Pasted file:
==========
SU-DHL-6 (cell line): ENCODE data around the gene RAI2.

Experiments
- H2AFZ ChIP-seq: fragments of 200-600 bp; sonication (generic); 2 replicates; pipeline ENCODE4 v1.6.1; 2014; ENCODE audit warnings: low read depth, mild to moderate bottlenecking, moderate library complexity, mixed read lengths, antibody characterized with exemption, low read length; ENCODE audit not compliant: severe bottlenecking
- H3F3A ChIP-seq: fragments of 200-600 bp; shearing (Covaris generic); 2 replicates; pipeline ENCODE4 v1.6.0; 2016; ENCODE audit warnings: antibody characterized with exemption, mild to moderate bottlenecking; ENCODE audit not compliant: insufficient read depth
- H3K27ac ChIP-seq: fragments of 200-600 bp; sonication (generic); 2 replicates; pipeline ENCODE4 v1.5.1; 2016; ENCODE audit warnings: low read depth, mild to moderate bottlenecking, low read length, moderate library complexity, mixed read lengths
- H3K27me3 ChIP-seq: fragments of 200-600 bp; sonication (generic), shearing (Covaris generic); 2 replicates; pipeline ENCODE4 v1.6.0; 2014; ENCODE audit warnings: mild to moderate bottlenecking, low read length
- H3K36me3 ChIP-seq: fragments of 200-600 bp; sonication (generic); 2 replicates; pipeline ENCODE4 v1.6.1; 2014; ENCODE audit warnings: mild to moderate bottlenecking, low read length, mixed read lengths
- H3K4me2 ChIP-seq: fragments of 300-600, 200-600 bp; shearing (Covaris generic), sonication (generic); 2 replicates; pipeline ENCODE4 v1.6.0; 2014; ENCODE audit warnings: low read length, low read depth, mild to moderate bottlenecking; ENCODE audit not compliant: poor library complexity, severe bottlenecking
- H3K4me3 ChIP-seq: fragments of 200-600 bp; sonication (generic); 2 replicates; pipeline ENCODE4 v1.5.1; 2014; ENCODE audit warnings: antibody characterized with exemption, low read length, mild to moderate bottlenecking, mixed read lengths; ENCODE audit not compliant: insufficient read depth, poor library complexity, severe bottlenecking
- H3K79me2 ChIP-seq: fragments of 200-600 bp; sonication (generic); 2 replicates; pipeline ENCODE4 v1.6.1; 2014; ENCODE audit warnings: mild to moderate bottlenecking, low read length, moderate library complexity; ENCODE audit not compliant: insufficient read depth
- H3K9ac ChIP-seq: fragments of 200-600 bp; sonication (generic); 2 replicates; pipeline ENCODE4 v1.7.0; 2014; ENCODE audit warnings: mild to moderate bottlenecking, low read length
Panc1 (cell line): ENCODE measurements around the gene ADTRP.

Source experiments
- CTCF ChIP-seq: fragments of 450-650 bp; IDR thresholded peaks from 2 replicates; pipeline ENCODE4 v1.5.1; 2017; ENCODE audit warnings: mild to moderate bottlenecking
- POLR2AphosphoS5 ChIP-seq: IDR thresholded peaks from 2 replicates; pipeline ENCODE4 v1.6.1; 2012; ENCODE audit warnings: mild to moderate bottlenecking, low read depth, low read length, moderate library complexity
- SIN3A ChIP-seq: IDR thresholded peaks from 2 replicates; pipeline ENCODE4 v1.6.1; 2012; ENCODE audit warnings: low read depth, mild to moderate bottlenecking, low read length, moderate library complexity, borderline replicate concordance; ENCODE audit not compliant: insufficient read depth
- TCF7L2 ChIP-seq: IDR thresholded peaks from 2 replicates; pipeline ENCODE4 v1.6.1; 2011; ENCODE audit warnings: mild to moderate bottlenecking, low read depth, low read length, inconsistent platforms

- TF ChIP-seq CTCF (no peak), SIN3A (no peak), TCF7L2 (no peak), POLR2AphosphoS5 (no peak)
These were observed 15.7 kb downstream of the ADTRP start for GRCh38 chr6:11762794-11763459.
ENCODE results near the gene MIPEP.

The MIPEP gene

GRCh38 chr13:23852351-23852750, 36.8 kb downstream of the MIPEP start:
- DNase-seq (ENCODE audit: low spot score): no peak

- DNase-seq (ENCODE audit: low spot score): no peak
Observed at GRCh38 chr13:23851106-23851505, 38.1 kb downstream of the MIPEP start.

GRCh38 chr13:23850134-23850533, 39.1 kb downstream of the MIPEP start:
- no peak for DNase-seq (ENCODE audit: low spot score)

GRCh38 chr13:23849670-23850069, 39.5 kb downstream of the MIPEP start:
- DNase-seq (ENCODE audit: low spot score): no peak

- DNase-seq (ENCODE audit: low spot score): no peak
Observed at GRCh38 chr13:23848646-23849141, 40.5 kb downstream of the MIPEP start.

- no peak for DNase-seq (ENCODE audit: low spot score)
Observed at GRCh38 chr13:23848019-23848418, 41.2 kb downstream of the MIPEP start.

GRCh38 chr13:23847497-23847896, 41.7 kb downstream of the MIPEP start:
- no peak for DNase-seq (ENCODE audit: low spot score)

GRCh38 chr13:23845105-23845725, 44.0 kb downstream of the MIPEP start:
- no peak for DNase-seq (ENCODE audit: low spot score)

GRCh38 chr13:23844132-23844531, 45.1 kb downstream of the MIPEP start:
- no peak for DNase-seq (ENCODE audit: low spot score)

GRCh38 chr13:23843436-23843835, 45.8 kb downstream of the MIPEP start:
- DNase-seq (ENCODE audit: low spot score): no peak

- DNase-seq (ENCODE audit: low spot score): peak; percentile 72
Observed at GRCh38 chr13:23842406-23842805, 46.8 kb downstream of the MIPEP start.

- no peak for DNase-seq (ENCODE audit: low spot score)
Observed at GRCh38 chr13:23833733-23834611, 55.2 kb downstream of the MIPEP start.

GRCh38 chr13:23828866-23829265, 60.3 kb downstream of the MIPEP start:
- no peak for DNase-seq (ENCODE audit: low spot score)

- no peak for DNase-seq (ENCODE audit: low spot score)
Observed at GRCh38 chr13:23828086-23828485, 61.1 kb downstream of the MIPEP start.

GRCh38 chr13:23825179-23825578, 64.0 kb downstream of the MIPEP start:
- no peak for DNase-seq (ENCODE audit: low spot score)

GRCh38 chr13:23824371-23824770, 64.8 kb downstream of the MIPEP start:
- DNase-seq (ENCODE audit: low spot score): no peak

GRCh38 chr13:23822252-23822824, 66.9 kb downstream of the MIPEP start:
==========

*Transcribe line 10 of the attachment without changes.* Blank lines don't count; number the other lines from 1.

- H3K79me2 ChIP-seq: fragments of 200-600 bp; sonication (generic); 2 replicates; pipeline ENCODE4 v1.6.1; 2014; ENCODE audit warnings: mild to moderate bottlenecking, low read length, moderate library complexity; ENCODE audit not compliant: insufficient read depth